Shoulder Bursitis

What is Shoulder bursitis?

You may have heard of someone or yourself getting shoulder bursitis which can be quite a
painful and limiting condition.

Shoulder bursitis describes the inflammation of the bursa which can get pinched when lifting the arm. A bursa is a fluid filled sack whose job is to prevent friction between surfaces and help muscle tendons run smoothly over bony surfaces. If there is an issue with the strength/ function of these tendons or muscle dysfunctions that cause the subacromial space to reduce then the bursa can become inflamed (bursitis). There can also be an underlying tendinopathy or tear in one of the four rotator cuff muscles that causes this dysfunctional movement.

The Rotator Cuff – comprises of 4 individual muscles (supraspinatus, infraspinatus, teres minor and subscapularis) that closely work in synergy to keep the humeral head (upper arm bone) centred within it’s socket. If one or more of these muscles is weak or injured then this can result in lack of motor control of the arm and overtime cause bursitis.

What are the common symptoms?

People with Shoulder bursitis will usually experience pain with lifting there arm up or out to the side.   It can also come with a pinch sensation on the outside of the shoulder which may cause pain that travels down the arm.  Some common examples of activities that can cause this pain include:

  • hanging washing on the line
  • reaching a top cupboard
  • putting a shirt on/ off
  • Brushing or drying hair

Who is at risk of developing shoulder bursitis?

Shoulder bursitis can affect all ages but is most common between the ages of 40-60.  Bursitis can have quite a sudden onset during sports (overhead sports), weight training or even during daily activities such as reaching overhead to a cupboard.  But more commonly has a gradual onset over weeks or months.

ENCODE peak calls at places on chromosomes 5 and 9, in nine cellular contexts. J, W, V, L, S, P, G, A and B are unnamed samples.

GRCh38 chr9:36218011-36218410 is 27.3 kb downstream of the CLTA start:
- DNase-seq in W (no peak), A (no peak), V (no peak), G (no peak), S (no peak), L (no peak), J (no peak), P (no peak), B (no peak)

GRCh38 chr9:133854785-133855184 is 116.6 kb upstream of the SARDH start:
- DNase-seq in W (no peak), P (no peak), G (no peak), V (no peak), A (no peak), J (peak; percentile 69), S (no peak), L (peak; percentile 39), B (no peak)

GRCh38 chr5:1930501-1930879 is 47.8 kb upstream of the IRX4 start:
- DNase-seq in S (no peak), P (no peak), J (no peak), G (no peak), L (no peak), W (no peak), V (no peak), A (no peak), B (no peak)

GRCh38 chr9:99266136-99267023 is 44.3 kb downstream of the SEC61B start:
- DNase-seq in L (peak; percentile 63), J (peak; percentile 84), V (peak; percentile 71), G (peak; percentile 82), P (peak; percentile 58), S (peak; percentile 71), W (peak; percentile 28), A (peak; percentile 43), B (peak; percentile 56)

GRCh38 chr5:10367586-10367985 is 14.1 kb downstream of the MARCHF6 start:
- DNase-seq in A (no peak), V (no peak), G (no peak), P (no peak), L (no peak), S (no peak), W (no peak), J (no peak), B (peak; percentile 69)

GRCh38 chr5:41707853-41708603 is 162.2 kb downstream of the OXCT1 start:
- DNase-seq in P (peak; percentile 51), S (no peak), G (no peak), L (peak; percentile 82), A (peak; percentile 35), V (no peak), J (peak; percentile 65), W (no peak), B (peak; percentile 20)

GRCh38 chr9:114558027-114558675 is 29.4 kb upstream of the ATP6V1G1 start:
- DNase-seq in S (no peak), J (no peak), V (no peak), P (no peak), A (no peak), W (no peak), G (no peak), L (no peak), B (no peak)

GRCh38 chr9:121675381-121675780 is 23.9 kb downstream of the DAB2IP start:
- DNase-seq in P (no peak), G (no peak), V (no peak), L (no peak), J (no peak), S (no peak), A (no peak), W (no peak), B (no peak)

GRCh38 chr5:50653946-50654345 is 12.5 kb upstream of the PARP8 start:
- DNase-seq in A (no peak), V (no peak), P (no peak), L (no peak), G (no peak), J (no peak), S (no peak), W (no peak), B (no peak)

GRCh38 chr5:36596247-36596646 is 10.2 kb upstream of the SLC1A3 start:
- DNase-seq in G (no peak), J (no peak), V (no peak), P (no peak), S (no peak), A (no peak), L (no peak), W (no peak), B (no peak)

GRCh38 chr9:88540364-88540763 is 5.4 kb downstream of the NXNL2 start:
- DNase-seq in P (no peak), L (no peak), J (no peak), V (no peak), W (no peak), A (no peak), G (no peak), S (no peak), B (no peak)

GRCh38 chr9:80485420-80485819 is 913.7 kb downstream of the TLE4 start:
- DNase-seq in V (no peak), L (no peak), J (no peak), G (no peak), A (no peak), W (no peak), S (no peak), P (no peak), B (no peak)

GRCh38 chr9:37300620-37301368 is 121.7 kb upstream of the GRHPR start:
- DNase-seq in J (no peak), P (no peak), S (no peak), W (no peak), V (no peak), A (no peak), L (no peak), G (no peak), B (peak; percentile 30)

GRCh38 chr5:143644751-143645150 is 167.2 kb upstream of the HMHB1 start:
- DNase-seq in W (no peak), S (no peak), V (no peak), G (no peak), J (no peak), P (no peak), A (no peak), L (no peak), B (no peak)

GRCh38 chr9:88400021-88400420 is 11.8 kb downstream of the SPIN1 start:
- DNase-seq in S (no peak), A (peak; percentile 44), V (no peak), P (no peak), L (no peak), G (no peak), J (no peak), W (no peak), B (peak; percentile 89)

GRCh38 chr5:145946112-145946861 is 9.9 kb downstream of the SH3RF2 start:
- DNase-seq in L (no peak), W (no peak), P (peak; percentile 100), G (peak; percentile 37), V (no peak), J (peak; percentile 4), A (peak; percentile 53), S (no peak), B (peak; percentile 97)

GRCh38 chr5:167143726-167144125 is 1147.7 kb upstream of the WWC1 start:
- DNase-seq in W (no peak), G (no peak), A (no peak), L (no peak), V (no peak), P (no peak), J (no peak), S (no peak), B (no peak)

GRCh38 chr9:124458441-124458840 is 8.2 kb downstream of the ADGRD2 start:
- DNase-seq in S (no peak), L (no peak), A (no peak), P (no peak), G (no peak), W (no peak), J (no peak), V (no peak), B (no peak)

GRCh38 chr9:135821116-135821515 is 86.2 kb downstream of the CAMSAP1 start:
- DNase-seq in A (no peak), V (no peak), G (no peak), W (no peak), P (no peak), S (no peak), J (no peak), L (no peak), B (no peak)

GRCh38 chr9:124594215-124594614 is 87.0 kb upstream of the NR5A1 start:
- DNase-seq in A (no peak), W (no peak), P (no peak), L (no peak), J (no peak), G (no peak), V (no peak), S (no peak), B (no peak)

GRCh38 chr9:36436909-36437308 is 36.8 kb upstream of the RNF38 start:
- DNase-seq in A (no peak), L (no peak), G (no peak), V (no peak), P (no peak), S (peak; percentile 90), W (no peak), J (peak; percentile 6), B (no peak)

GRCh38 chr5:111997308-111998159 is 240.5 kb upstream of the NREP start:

How to fix your shoulder pain?

A skilled Physiotherapist can assess your shoulder posture, movement, strength and function to diagnose your shoulder issue through evidence based tests.  If required, your Physio can also refer for further investigations such as an Ultrasound to confirm the diagnosis.

From here, your Physio will help guide you to recovery through a 3 step program;

  1. Techniques to help reduce inflammation and pain in the shoulder;
  2. Restore full active movement by eliminating the causes of impingement.
  3. Guide you through a specific strengthening program to return to full activity/ sport and reduce the likelihood of further episodes.


The best cure will always be prevention and by getting strong, healthy shoulders you can help limit the likelihood of developing bursitis.  Once again a visit to your physiotherapist can develop the right strengthening program for you.

The Physiotherapists at Northwest Physiotherapy are highly skilled clinicians who have vast experience in assessing and guiding patients through recovery from shoulder pain.

Click here to find your nearest practice.